A look at last week's top stories in the world of pharmacy.
Hello and welcome to the Pharmacy Times News Network. I’m Nicole Grassano your host for our Pharmacy Week in Review.
Officials with the Centers for Medicare & Medicaid Services this week proposed a requirement that prescription drug manufacturers post the Wholesale Acquisition Cost for drugs covered in Medicare or Medicaid in direct-to-consumer television advertisements, Pharmacy Times reported. U.S. Department of Health and Human Services Secretary Alex Azar announced the plan during a speech at the National Academy of Medicine. Officials with the Pharmaceutical Research and Manufacturing Association said in a statement that they plan to request member companies’ direct-to-consumer television advertisements to direct patients to information about medicine costs, including the list price of the medicine, out-of-pocket costs or other context about the potential cost of the medicine and available financial assistance. Association officials said that the biopharmaceutical industry will also launch a platform that will provide patients, caregivers, and providers with cost and financial assistance information for brand-name medicines, as well as other patient support resources.
The results of an online survey indicate a significant disconnect in communication between patients and providers regarding bacterial vaginosis, or BV, Contemporary Clinic reported. BV affects 21 million women each year in the United States and is one of the most prevalent gynecologic infections. According to the survey results, further education is needed to bridge the gap in communication and would help women to obtain diagnosis and treatment initiation sooner. Although 63% of surveyed patients said that their health care providers discussed general information about BV, just 34% said that they discussed the risks associated with BV if left untreated. Conducted by Lupin Pharmaceuticals in a partnership with the American Sexual Health Association and the National Association of Nurse Practitioners in Women’s Health the survey and its results were presented last week, during the NPWH Premier Women’s Health Conference in San Antonio, Texas.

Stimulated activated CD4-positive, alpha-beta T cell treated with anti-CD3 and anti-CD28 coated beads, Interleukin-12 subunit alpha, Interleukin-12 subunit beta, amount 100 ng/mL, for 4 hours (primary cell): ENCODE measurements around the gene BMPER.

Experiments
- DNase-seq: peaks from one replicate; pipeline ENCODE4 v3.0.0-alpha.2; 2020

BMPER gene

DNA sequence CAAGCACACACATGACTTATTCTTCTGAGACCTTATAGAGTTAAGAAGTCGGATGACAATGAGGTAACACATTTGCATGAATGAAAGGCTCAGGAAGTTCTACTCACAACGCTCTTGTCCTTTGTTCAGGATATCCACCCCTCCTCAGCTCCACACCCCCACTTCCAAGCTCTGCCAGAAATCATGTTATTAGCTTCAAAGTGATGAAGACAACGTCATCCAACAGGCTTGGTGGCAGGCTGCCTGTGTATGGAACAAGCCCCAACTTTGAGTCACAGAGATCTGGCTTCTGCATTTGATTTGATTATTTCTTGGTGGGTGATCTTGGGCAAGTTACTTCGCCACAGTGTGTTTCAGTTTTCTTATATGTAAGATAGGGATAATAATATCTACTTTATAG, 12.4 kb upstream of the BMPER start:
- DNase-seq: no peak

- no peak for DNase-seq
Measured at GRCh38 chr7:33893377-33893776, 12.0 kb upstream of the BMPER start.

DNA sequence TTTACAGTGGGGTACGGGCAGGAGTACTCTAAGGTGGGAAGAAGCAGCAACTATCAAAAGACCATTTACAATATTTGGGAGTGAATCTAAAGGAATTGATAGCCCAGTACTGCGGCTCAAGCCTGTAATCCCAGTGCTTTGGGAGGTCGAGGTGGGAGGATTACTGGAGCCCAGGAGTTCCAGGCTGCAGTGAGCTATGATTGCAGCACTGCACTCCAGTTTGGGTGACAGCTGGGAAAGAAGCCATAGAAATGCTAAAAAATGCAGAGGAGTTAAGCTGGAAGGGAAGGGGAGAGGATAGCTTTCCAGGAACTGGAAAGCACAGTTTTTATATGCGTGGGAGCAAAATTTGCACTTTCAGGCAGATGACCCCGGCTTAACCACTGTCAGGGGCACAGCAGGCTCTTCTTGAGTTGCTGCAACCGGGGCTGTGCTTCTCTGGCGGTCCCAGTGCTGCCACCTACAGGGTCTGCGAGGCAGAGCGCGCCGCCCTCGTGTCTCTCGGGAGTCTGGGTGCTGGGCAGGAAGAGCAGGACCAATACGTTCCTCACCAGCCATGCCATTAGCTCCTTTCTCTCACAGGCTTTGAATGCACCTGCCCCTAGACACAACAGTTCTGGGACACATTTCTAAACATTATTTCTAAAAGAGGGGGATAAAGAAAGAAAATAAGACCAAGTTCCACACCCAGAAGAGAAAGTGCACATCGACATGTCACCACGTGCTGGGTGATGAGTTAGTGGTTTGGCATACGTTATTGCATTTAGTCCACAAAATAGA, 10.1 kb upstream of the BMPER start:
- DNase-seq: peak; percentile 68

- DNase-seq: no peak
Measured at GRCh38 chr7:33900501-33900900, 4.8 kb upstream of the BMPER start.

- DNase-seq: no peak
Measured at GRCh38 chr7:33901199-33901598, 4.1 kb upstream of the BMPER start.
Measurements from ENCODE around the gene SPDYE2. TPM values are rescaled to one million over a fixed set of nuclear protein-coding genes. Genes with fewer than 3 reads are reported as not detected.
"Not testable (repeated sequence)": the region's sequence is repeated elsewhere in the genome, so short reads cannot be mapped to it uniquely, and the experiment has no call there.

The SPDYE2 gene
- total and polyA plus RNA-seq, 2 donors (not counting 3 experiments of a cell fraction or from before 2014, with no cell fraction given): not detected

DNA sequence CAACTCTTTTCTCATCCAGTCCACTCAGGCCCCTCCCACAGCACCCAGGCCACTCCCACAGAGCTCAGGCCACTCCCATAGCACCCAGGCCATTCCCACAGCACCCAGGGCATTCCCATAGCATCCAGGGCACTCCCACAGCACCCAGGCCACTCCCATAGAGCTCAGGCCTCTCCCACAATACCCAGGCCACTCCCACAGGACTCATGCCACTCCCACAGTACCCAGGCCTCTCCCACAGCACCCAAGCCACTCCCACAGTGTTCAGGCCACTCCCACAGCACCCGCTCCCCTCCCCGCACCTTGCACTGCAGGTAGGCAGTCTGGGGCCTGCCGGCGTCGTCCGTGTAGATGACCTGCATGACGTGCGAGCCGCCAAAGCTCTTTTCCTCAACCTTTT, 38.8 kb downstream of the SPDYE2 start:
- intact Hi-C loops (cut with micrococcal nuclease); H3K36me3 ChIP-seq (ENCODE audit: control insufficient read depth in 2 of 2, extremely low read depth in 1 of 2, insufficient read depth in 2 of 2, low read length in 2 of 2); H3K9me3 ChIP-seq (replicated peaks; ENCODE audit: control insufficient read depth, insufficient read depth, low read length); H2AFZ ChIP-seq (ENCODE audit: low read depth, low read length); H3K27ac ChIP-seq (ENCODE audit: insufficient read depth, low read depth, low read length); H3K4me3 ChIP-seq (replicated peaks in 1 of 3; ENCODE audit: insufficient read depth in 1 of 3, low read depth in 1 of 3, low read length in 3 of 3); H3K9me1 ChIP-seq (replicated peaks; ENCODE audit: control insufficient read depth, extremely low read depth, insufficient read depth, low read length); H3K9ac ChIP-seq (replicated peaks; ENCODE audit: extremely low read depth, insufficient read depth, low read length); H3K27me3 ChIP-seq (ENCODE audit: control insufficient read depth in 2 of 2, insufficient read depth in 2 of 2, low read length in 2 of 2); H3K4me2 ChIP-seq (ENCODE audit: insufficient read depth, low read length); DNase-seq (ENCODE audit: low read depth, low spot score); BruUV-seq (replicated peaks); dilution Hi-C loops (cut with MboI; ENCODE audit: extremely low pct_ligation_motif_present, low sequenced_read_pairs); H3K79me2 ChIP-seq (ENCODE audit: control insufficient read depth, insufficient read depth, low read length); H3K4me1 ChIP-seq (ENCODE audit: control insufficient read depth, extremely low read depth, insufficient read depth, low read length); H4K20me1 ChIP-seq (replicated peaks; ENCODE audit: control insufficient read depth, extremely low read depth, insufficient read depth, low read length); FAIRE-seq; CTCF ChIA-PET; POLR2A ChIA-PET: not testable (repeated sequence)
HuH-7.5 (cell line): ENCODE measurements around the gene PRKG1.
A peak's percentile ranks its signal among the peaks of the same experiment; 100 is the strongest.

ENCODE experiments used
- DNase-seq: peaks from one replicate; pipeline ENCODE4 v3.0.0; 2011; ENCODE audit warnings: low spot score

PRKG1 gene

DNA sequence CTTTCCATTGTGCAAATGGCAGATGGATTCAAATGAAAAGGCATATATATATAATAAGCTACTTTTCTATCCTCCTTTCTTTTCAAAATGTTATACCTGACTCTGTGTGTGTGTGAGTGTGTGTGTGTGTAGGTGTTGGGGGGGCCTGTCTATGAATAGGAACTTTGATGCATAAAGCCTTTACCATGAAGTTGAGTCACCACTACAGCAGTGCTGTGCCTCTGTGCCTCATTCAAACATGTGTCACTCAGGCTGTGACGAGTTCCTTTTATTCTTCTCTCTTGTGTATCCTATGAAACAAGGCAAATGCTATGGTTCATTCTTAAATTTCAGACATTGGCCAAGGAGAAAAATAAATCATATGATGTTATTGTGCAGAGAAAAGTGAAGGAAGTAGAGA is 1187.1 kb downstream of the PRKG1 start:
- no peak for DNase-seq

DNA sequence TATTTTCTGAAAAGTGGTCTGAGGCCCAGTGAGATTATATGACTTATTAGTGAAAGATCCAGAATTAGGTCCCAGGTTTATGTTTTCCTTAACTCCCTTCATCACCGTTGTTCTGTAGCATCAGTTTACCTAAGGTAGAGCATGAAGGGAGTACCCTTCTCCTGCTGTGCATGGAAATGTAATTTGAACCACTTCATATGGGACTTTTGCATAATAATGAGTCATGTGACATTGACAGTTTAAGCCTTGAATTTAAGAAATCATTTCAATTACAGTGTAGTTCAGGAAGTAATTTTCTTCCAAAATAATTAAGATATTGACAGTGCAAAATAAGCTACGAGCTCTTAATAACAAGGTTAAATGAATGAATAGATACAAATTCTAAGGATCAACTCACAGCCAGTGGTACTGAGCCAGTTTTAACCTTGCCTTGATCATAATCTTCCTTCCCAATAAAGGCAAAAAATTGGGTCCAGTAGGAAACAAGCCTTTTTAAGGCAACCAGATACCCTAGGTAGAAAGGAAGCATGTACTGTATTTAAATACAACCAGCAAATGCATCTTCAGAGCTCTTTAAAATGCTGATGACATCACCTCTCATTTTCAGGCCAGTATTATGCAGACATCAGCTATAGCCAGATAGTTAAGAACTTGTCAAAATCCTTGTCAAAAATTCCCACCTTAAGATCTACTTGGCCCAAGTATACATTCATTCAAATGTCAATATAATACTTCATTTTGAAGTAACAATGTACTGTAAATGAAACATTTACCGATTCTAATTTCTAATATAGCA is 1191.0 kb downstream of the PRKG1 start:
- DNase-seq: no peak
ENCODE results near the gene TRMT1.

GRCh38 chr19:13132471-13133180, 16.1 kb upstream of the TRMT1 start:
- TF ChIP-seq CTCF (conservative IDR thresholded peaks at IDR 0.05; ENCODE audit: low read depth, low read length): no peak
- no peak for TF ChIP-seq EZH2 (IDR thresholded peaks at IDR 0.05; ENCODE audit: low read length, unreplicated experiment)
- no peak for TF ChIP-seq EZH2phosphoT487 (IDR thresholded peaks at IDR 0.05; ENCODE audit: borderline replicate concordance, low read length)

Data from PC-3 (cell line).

Obesity and weight gain in early adulthood may be associated with an increased risk of early-onset colorectal cancer or CRC in women under the age of 50, according to a new study published in JAMA Oncology and reported on by Specialty Pharmacy Times. In the United States, CRC incidence and mortality among younger adults has been steadily increasing for reasons unknown. The study investigators aimed to determine whether obesity and weight gain could be potential contributors to an increased risk of early-onset CRC in this population. According to the study results, women with the highest body mass index, defined as a BMI greater than 30, had almost twice the risk of early-onset CRC compared with women with the lowest BMIs, defined as 18.5 to 22.9.